New Build Construction Starts Fall For Three Consecutive Quarters
New build starts in England have fallen for the fifth out of six quarters and the third consecutive quarter as the construction sector remains concerned by political uncertainty.
The 37,220 building starts in the second quarter of 2019 represented a 2% decrease on the opening quarter’s construction output.
Furthermore, new build starts are down 8% on the figures released a year earlier. Housing Association and social housing starts declined by 4% whilst private enterprise tenure fell by 2%.
Whilst developers appear reluctant to start anything new, completions have increased marginally in the second quarter of the year.
The 45,190 completions in England represented a 4% rise from the previous quarter and 11% higher than the second quarter of 2018.
Social housing and Housing Association completions skyrocketed by 20% with private developments rising by 2% in the quarter.
The 160,640 new build dwelling starts in the year to June highlighted a marginal decrease of 1% when compared with 2018. Similarly, the 173,660 completed dwellings in the year to June 2019 was an 8% increase compared to June 2018.
Michael Stone, Founder and CEO of Stone Real Estate, said:
“On the surface, these latest numbers are extremely encouraging and tell a positive story in so far as overall new homes supply with house builders delivering on 11% more than a year ago. This is no mean feat given current political headwinds and economic uncertainty and is surely testimony to our teflon-like aspirations as a property owning nation.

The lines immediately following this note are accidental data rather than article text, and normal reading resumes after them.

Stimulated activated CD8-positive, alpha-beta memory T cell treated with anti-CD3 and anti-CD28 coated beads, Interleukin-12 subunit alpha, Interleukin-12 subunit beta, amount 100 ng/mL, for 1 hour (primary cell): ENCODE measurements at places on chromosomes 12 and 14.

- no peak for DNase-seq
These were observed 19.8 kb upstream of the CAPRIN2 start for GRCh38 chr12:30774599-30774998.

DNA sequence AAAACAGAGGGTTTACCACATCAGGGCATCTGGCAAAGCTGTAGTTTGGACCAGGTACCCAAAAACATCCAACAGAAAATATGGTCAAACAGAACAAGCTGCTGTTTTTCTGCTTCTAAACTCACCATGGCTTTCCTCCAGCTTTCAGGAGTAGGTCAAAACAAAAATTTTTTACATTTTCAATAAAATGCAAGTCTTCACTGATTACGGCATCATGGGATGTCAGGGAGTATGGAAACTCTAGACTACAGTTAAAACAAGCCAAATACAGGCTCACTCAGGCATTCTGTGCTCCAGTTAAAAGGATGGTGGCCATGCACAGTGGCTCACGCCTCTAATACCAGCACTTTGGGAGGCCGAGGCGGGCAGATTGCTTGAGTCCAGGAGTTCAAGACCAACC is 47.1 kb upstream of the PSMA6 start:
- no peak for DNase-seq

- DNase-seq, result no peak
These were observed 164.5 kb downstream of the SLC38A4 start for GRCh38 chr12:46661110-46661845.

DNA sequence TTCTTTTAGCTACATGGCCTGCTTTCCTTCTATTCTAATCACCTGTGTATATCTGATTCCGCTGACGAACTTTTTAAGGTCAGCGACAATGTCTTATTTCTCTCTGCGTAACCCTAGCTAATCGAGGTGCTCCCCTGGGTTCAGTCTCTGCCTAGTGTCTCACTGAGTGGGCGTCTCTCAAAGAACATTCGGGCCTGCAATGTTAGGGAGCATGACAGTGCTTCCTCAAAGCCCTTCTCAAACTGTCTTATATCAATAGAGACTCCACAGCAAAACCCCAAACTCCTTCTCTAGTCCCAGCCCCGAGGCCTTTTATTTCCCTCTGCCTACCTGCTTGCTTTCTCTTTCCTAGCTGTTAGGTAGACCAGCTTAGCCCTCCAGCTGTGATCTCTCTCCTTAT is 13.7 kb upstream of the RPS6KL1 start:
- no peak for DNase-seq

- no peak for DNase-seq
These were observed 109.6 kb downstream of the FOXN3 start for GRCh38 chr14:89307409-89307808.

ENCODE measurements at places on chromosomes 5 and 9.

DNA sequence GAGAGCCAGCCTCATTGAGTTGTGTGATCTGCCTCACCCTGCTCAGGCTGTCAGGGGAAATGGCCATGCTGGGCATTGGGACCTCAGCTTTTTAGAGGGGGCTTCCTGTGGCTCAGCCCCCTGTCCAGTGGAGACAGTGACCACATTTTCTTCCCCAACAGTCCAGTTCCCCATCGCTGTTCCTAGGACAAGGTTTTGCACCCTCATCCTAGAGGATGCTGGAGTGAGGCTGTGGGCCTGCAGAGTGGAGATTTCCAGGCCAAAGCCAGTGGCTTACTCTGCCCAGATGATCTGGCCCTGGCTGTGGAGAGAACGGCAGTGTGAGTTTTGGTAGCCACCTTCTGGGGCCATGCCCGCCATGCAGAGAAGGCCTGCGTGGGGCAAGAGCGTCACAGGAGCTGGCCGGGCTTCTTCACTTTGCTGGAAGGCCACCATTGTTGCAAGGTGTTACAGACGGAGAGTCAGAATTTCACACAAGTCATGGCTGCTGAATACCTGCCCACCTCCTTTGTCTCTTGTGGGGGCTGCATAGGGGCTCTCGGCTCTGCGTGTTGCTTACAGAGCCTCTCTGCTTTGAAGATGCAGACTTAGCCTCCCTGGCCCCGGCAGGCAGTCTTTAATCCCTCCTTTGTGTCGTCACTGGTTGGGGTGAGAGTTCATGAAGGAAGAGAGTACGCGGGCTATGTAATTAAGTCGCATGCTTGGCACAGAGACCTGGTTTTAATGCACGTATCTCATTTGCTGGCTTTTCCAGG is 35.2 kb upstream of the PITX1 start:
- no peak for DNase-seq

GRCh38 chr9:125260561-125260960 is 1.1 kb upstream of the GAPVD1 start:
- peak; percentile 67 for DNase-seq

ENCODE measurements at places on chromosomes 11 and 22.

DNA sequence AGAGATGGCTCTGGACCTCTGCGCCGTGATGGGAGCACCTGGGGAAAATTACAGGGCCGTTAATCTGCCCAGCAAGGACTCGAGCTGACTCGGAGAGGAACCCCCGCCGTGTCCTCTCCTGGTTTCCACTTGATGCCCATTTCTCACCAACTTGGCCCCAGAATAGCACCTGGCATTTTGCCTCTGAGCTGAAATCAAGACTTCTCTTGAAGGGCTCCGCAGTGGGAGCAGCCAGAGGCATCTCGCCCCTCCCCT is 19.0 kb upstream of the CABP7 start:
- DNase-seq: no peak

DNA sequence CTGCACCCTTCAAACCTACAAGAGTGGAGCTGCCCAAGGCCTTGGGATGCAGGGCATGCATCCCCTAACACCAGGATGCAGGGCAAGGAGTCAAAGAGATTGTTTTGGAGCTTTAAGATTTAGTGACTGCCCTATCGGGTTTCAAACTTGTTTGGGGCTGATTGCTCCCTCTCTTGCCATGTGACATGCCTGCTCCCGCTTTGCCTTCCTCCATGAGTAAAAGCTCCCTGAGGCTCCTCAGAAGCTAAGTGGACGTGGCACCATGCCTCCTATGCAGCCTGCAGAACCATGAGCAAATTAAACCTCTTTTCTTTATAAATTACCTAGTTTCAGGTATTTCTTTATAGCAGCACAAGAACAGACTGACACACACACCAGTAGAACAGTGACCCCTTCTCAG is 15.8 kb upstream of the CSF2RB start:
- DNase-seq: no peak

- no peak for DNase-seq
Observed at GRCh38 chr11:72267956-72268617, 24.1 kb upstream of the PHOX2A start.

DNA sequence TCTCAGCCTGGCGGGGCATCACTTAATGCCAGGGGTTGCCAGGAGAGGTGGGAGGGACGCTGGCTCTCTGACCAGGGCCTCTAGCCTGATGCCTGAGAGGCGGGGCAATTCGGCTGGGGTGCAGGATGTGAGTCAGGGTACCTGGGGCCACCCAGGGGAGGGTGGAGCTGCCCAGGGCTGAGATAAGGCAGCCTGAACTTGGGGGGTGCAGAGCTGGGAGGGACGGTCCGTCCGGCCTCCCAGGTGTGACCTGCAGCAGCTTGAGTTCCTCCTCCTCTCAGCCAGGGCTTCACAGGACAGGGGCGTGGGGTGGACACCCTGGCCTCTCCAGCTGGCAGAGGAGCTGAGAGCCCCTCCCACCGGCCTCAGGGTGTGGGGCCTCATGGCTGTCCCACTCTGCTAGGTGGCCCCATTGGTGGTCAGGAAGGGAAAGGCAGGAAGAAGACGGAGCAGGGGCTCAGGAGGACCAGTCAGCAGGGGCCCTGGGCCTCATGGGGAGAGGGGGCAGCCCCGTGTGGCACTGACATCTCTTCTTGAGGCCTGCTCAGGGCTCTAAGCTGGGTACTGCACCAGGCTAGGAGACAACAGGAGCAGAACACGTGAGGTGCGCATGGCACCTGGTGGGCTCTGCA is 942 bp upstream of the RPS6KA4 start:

“In particular, affordable homes have seen a big spike in completions and this has to be warmly welcomed given that this is where the biggest deficit in housing provision lies.
“However, celebrations at solving the bottle-neck of housing supply will be short-lived if the downturn in ‘starts’ is not reversed in the next set of numbers. These latest MHCLG numbers point to a reduction in dwellings started of 2% quarterly and 8% year on year. This is no seasonal blip and our house-builder friends and local authorities alike will need to work hard to dig-down, literally, in order to ensure that the positive trend in housing supply continues to come close to meeting demand”.
Brian Berry, Chief Executive of the Federation of Master Builders, said:
“The construction industry accounts for seven per cent of the UK’s GDP and over three million jobs. Today’s figures, which show the second-sharpest fall in output since 2009 and staffing levels since 2010, should be a concern for us all. With ambitious infrastructure and house building targets, the Government can’t afford to lose any more capacity in this industry”
“The PMI data picks up on material shortages and bottlenecks already, even before leaving the EU, and this is likely to be a major concern in the event of a no-deal. I urge the Government to work with the industry to ensure that key construction products, critical to the building work this country needs, such as timber, are not held up at ports across the country in a no-deal scenario.
“It is encouraging to see the industry is more optimistic for the next 12 months and I hope that if the Government is able to secure a good exit deal with the EU, then client confidence will rebound, and the industry will start growing again.”
How concerning are these figures to the conveyancing sector? Will confidence return to the construction sector once a Brexit outcome is announced?